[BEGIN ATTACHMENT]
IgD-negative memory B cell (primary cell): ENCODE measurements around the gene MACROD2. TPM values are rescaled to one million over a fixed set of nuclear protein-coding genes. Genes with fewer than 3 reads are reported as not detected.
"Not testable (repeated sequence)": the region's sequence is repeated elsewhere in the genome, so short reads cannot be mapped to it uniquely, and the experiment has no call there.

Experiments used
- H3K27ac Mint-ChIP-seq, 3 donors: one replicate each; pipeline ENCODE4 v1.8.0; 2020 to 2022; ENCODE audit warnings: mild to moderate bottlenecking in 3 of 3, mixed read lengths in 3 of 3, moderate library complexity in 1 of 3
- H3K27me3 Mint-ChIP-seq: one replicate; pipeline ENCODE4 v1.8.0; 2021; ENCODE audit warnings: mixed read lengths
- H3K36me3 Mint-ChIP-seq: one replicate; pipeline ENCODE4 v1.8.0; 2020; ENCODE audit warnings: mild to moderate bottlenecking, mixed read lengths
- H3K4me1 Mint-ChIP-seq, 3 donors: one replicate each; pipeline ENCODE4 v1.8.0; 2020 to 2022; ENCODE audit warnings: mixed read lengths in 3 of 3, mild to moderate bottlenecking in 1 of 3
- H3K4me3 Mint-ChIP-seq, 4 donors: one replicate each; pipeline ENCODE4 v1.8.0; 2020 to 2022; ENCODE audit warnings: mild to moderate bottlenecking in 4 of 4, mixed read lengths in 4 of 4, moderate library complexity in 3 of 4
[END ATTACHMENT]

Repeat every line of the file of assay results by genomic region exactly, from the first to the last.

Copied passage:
IgD-negative memory B cell (primary cell): ENCODE measurements around the gene MACROD2. TPM values are rescaled to one million over a fixed set of nuclear protein-coding genes. Genes with fewer than 3 reads are reported as not detected.
"Not testable (repeated sequence)": the region's sequence is repeated elsewhere in the genome, so short reads cannot be mapped to it uniquely, and the experiment has no call there.

Experiments used
- H3K27ac Mint-ChIP-seq, 3 donors: one replicate each; pipeline ENCODE4 v1.8.0; 2020 to 2022; ENCODE audit warnings: mild to moderate bottlenecking in 3 of 3, mixed read lengths in 3 of 3, moderate library complexity in 1 of 3
- H3K27me3 Mint-ChIP-seq: one replicate; pipeline ENCODE4 v1.8.0; 2021; ENCODE audit warnings: mixed read lengths
- H3K36me3 Mint-ChIP-seq: one replicate; pipeline ENCODE4 v1.8.0; 2020; ENCODE audit warnings: mild to moderate bottlenecking, mixed read lengths
- H3K4me1 Mint-ChIP-seq, 3 donors: one replicate each; pipeline ENCODE4 v1.8.0; 2020 to 2022; ENCODE audit warnings: mixed read lengths in 3 of 3, mild to moderate bottlenecking in 1 of 3
- H3K4me3 Mint-ChIP-seq, 4 donors: one replicate each; pipeline ENCODE4 v1.8.0; 2020 to 2022; ENCODE audit warnings: mild to moderate bottlenecking in 4 of 4, mixed read lengths in 4 of 4, moderate library complexity in 3 of 4